Corn Tar Spot Update

Author:  Darcy Telenko

Local epidemics of corn tar spot have growers worried in Indiana about how their corn will finish out the season.

The tar spot pathogen, Phyllachora maydis, was first identified in the United States in 2015 in Illinois and Indiana. Currently we do not understand the biology or epidemiology of this disease. There is very limited and incomplete information about this disease from its native region of Latin America. We are collaborating with the Kleczewski Lab (Univ. of Illinois), Smith Lab (Univ. Wisconsin) and others in the North Central region to determine the distribution of tar spot and gather any information we can about hybrid susceptibility or other environmental observations.

What we know or don’t know to date:

  1. Hybrids may differ in susceptibility
  2. Use of fungicides as a management tool is UNKNOWN
  3. Moisture/leaf wetness may play a role (see image below where in the valley of the field is senescing)
  4. This disease has been seen in the Indiana every year since 2015
  5. Likely overwinters – crop residue? Weeds or other plants?

What to look for: Small, black, raised spots (circular or oval) develop on infected plants, and may appear on one or both sides of the leaves, leaf sheaths, and husks. Spots may be found on both healthy (green) and dying (brown) tissue. Often, the black spots are surrounded by a tan or brown halo; this is especially obvious on healthy leaves (see images).

A multitude of tar spots on a corn leaf. (Photo Darcy Telenko)

A multitude of tar spots on a corn leaf. (Photo Credit:  Darcy Telenko)

 

Tar spot in a hybrid field. (Photo: Darcy Telenko)

Tar spot in a hybrid field. (Photo Credit: Darcy Telenko)

 

The map shows current distribution in India – 2018 counties are in red.

Spot of Corn in Indiana as of September 5, 2018. (Image: Darcy Telenko)

Figure 1: Distribution of Tar Spot of Corn in Indiana as of September 5, 2018. (Image Credit: Darcy Telenko)

 

Wanted:  We need samples of corn infected with tar spot, especially in counties where is has not been reported.    If you have (or think you have) corn tar spot, please collect several leaves showing the symptoms and send them with a PPDL form https://ag.purdue.edu/btny/ppdl/Documents/Forms/PPDL-Form_13MAY15FILLABLE.pdf. There will be no charge for corn tar spot samples since they are needed for research.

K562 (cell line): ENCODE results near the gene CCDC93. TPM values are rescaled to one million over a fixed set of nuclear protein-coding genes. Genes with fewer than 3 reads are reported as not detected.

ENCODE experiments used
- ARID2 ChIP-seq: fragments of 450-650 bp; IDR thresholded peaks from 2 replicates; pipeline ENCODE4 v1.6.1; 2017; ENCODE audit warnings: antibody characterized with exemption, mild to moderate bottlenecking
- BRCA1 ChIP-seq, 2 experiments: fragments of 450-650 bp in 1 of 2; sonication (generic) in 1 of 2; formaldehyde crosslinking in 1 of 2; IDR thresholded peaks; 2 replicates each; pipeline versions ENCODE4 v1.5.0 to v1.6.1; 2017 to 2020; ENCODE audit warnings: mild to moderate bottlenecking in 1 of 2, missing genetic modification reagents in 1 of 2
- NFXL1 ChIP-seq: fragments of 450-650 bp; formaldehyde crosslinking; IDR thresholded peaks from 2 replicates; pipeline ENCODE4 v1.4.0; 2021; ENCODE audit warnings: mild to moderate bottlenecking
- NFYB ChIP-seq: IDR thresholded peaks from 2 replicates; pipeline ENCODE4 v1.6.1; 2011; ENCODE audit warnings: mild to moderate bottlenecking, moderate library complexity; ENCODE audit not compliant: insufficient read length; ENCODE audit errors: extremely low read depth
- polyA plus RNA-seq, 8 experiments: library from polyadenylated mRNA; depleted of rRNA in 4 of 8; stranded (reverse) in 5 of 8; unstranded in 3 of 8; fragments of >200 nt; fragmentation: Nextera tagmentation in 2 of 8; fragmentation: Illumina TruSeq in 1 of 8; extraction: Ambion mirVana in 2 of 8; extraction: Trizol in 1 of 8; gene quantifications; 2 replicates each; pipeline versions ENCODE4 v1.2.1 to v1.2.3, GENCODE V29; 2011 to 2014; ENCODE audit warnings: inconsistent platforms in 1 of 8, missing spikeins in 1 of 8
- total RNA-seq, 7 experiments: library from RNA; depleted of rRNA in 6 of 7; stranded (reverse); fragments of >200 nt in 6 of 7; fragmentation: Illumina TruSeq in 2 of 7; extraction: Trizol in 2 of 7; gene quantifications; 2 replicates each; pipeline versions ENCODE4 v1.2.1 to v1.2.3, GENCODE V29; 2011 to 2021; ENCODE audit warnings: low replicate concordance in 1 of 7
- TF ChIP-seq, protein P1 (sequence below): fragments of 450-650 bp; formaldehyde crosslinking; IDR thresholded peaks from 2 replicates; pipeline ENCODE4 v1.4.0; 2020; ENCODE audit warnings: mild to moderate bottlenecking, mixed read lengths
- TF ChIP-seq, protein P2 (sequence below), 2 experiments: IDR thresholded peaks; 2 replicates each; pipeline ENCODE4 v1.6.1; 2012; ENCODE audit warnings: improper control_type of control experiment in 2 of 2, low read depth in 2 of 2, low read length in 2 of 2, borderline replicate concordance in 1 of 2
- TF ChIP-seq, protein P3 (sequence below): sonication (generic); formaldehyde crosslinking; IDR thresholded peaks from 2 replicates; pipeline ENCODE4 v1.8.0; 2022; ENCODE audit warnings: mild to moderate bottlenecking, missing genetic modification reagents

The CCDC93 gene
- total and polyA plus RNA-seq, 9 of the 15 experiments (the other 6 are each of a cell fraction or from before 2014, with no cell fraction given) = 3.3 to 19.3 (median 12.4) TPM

Please wrap the leaves in newspaper and ship in a large envelope. Please ship early in the week. If you are sending samples from multiple locations please label them and provide the date collected, variety of corn, field zip code or county, and previous crop.

Mail to: Plant and Pest Diagnostic Laboratory
LSPS-Room 116, Purdue University
915 W. State Street
West Lafayette, Indiana 47907-2054

We have many questions about why this disease has become such an issue. Why is it so bad this season? What changed? We will keep you updated as we learn more, so stay tuned.

Question please contact Darcy Telenko (dtelenko@purdue.edu/764-496-5168) or Gail Ruhl (765-494-7071)

 

 

Share This Article
It is the policy of the Purdue University that all persons have equal opportunity and access to its educational programs, services, activities, and facilities without regard to race, religion, color, sex, age, national origin or ancestry, marital status, parental status, sexual orientation, disability or status as a veteran. Purdue is an Affirmative Action Institution. This material may be available in alternative formats. 1-888-EXT-INFO Disclaimer: Reference to products in this publication is not intended to be an endorsement to the exclusion of others which may have similar uses. Any person using products listed in this publication assumes full responsibility for their use in accordance with current directions of the manufacturer.
Pest&Crop newsletter - Department of Entomology Purdue University 901 W. State St. West Lafayette, IN 47907

© 2018 Purdue University | An equal access/equal opportunity university | Copyright Complaints | Maintained by Pest&Crop newsletter

If you have trouble accessing this page because of a disability, please contact Pest&Crop newsletter at luck@purdue.edu.